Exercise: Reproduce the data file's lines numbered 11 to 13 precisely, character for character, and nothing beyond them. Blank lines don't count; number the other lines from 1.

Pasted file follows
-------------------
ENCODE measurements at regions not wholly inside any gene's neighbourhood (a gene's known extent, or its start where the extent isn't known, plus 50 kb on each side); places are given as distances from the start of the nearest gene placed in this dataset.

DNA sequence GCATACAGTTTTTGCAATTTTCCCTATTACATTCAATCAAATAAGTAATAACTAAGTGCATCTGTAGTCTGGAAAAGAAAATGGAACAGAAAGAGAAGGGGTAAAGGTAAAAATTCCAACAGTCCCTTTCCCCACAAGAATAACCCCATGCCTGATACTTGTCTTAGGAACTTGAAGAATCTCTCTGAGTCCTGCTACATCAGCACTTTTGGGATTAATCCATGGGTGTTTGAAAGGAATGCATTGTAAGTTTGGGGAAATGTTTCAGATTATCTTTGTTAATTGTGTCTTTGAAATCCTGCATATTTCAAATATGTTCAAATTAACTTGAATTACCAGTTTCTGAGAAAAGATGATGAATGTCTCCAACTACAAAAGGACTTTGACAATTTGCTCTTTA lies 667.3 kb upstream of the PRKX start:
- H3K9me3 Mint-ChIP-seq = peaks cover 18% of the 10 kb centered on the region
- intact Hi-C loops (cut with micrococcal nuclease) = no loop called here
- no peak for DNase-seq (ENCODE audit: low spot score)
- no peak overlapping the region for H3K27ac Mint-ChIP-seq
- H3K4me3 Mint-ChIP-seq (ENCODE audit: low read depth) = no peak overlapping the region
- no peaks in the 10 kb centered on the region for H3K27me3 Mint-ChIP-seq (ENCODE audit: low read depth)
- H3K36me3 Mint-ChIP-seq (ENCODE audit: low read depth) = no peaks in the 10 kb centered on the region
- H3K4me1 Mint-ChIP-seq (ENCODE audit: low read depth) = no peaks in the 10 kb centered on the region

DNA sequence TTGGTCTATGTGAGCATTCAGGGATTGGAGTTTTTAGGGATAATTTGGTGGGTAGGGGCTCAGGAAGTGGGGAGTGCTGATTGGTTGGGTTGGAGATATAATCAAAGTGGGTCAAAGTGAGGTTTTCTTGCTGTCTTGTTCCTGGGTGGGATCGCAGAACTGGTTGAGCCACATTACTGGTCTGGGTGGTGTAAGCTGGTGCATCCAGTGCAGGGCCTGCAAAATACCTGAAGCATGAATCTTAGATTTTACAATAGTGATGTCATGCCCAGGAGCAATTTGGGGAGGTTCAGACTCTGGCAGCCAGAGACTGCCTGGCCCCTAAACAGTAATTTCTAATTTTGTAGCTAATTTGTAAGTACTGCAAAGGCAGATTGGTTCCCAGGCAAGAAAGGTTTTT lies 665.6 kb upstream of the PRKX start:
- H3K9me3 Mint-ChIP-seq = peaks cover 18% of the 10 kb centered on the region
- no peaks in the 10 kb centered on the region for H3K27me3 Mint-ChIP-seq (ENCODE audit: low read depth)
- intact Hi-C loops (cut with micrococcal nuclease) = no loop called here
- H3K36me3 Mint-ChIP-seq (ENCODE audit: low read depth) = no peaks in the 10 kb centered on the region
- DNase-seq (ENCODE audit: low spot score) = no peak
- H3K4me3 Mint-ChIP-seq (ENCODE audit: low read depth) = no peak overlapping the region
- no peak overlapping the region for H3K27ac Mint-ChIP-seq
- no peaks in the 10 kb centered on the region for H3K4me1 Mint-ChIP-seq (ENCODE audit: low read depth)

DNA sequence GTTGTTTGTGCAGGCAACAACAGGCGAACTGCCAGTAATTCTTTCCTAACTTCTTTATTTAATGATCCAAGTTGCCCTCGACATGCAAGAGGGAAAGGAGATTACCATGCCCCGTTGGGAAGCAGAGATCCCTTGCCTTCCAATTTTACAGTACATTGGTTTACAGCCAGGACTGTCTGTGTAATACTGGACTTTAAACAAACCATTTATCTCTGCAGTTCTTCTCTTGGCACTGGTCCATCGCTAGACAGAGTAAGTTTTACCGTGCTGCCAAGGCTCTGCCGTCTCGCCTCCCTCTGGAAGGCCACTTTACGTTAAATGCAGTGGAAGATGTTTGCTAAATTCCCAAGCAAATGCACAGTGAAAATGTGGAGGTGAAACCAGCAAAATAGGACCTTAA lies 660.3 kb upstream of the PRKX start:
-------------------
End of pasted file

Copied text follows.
DNA sequence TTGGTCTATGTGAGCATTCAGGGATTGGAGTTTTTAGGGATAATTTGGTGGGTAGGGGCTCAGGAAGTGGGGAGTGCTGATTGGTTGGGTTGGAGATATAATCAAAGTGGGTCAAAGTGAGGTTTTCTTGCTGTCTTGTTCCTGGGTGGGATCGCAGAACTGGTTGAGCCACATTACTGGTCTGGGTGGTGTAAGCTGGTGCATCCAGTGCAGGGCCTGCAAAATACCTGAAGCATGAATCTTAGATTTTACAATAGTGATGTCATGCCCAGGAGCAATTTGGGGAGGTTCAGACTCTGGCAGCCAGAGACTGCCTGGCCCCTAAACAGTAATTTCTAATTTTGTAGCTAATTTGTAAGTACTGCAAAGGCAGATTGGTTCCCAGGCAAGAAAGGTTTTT lies 665.6 kb upstream of the PRKX start:
- H3K9me3 Mint-ChIP-seq = peaks cover 18% of the 10 kb centered on the region
- no peaks in the 10 kb centered on the region for H3K27me3 Mint-ChIP-seq (ENCODE audit: low read depth)